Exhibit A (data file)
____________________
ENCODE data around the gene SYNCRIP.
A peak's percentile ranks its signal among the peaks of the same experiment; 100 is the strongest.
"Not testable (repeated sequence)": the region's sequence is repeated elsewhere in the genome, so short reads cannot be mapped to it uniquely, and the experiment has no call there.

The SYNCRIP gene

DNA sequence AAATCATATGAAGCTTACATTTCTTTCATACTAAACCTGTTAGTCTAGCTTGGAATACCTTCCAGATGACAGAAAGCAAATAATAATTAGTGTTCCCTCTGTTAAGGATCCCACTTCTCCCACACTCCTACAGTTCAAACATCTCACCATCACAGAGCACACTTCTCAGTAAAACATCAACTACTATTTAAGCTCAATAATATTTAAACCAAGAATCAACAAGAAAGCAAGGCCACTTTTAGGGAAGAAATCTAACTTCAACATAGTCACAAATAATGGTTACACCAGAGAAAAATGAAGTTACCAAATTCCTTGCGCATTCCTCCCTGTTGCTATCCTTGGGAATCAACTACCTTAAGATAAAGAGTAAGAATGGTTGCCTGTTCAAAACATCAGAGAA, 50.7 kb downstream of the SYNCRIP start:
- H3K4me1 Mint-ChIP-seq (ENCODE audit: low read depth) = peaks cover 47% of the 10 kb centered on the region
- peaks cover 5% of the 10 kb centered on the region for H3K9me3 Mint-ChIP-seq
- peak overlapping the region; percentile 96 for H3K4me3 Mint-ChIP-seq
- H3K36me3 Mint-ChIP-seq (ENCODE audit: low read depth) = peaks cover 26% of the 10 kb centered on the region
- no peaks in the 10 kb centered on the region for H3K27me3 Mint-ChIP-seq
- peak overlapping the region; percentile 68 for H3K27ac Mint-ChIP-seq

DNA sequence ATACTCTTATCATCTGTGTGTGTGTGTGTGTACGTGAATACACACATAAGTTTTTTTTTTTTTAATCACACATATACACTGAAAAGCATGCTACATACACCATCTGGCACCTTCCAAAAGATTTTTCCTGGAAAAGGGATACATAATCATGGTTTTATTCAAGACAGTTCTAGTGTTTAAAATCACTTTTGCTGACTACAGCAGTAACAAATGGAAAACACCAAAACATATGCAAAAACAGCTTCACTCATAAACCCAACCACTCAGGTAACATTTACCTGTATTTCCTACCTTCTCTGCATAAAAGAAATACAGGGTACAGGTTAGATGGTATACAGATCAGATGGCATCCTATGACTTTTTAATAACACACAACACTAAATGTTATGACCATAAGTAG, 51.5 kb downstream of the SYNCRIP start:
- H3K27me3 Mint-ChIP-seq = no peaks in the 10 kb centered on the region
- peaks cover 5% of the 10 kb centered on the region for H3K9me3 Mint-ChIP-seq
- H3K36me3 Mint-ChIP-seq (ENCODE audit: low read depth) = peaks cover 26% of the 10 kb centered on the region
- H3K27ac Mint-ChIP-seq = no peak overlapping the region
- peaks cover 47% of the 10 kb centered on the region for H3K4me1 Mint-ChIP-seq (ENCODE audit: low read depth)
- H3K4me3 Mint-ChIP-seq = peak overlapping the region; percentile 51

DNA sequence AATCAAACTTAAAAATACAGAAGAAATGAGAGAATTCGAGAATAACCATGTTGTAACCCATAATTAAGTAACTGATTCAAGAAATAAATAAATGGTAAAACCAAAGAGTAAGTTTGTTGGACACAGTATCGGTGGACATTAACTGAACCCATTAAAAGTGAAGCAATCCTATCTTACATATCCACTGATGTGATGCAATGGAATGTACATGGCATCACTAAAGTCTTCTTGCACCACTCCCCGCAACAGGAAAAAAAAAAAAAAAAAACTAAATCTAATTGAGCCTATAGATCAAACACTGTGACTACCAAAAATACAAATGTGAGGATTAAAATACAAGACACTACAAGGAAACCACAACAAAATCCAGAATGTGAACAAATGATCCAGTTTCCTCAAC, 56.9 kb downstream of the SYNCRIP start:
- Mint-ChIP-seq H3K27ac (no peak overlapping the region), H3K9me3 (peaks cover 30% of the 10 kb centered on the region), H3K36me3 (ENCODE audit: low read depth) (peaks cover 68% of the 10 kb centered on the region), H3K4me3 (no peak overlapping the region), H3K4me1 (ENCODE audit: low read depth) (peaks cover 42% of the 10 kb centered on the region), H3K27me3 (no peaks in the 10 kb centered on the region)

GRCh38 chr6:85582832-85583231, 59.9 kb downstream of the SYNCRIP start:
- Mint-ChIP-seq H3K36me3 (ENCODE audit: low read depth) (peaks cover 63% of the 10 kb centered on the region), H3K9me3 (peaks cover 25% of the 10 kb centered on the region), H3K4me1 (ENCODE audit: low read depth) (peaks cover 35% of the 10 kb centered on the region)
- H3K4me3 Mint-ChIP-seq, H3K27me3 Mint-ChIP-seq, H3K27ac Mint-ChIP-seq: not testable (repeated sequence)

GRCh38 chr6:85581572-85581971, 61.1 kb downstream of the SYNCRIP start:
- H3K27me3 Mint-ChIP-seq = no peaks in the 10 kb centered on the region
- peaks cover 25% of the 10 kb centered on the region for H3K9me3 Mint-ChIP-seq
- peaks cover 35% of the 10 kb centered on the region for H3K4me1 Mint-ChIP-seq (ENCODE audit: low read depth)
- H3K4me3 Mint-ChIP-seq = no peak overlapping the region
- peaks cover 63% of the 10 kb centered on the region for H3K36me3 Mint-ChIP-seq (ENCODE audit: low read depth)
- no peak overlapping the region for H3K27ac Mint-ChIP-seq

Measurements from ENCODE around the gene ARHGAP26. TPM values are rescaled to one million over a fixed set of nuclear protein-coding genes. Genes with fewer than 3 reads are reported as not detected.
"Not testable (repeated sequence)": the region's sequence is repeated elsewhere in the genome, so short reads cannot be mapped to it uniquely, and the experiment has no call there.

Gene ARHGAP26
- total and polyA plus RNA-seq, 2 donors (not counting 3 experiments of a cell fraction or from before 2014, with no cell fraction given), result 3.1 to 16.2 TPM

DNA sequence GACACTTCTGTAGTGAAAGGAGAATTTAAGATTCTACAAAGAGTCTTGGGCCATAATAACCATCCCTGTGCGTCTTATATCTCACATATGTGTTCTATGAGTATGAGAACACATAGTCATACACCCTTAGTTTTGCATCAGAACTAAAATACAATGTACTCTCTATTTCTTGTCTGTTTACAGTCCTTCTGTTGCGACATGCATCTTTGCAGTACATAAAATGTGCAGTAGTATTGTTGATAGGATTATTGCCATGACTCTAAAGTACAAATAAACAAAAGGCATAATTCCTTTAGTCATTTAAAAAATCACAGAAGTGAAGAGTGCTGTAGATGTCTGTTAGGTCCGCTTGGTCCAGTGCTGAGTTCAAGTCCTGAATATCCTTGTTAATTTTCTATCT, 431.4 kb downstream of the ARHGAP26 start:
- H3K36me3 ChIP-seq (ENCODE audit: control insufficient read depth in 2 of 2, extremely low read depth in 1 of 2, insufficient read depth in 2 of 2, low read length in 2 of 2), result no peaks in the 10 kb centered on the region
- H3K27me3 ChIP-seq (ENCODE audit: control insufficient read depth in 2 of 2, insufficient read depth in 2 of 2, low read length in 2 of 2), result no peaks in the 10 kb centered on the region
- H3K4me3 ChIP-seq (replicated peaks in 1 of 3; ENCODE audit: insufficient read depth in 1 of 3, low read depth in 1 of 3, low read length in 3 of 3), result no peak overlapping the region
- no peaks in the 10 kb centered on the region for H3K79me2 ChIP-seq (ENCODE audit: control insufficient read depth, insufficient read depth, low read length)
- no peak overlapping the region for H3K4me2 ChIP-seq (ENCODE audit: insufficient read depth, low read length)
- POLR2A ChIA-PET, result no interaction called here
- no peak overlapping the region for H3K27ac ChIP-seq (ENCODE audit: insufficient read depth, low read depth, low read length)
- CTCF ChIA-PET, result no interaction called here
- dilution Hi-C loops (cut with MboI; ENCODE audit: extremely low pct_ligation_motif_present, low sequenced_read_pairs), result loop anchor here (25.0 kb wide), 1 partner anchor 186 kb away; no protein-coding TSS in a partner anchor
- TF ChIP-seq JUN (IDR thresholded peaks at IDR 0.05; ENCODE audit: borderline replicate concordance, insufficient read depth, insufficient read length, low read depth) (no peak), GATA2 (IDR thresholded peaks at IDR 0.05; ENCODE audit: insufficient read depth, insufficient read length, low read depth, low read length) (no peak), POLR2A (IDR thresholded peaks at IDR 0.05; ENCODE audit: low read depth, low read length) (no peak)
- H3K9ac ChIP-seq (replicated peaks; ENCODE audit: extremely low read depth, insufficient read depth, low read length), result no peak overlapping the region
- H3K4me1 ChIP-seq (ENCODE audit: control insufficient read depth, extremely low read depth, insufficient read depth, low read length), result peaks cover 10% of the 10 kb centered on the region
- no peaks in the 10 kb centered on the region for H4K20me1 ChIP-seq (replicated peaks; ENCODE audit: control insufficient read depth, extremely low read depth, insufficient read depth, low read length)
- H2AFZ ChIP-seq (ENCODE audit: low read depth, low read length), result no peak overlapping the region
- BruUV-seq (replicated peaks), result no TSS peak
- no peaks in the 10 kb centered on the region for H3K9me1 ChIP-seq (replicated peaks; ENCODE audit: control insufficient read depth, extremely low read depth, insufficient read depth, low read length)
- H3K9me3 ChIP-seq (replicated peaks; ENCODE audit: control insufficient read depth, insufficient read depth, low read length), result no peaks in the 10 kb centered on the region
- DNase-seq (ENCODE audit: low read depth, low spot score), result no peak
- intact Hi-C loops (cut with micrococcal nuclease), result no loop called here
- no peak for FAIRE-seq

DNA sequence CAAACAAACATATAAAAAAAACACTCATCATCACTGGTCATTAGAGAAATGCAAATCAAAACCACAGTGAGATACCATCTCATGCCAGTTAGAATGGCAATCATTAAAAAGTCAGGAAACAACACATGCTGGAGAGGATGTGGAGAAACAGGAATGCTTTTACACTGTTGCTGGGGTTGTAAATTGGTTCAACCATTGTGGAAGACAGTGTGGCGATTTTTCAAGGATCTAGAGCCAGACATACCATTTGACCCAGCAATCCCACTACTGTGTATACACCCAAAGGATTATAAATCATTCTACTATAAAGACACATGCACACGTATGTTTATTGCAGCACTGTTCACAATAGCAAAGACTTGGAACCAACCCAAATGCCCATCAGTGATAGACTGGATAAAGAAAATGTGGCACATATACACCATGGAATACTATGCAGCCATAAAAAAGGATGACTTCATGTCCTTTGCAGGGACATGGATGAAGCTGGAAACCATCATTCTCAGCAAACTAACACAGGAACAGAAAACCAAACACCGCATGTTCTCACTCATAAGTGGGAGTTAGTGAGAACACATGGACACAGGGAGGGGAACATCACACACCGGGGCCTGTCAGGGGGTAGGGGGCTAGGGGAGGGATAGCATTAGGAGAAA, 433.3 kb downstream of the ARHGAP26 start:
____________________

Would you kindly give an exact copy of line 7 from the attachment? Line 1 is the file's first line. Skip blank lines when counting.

- peaks cover 5% of the 10 kb centered on the region for H3K9me3 Mint-ChIP-seq